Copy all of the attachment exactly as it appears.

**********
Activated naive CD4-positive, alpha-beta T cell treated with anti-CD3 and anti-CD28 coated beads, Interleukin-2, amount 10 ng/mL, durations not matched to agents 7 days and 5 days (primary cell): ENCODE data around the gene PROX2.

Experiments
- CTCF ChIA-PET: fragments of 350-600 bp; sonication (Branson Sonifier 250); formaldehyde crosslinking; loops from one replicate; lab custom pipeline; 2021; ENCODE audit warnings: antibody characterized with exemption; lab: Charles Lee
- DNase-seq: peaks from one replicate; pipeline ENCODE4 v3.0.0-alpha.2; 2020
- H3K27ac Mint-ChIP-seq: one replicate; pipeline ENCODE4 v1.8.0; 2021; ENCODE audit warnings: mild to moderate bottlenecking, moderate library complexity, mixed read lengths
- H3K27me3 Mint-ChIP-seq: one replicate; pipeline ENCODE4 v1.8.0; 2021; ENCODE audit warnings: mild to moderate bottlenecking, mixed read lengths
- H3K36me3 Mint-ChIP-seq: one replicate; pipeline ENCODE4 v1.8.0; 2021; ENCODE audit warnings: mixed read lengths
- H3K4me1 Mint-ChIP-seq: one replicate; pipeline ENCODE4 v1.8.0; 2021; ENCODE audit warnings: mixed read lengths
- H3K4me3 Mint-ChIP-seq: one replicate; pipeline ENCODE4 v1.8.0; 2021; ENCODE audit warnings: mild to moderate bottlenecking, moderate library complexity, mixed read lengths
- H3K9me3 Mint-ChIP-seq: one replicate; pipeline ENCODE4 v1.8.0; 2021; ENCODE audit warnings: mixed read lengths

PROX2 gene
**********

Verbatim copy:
Activated naive CD4-positive, alpha-beta T cell treated with anti-CD3 and anti-CD28 coated beads, Interleukin-2, amount 10 ng/mL, durations not matched to agents 7 days and 5 days (primary cell): ENCODE data around the gene PROX2.

Experiments
- CTCF ChIA-PET: fragments of 350-600 bp; sonication (Branson Sonifier 250); formaldehyde crosslinking; loops from one replicate; lab custom pipeline; 2021; ENCODE audit warnings: antibody characterized with exemption; lab: Charles Lee
- DNase-seq: peaks from one replicate; pipeline ENCODE4 v3.0.0-alpha.2; 2020
- H3K27ac Mint-ChIP-seq: one replicate; pipeline ENCODE4 v1.8.0; 2021; ENCODE audit warnings: mild to moderate bottlenecking, moderate library complexity, mixed read lengths
- H3K27me3 Mint-ChIP-seq: one replicate; pipeline ENCODE4 v1.8.0; 2021; ENCODE audit warnings: mild to moderate bottlenecking, mixed read lengths
- H3K36me3 Mint-ChIP-seq: one replicate; pipeline ENCODE4 v1.8.0; 2021; ENCODE audit warnings: mixed read lengths
- H3K4me1 Mint-ChIP-seq: one replicate; pipeline ENCODE4 v1.8.0; 2021; ENCODE audit warnings: mixed read lengths
- H3K4me3 Mint-ChIP-seq: one replicate; pipeline ENCODE4 v1.8.0; 2021; ENCODE audit warnings: mild to moderate bottlenecking, moderate library complexity, mixed read lengths
- H3K9me3 Mint-ChIP-seq: one replicate; pipeline ENCODE4 v1.8.0; 2021; ENCODE audit warnings: mixed read lengths

PROX2 gene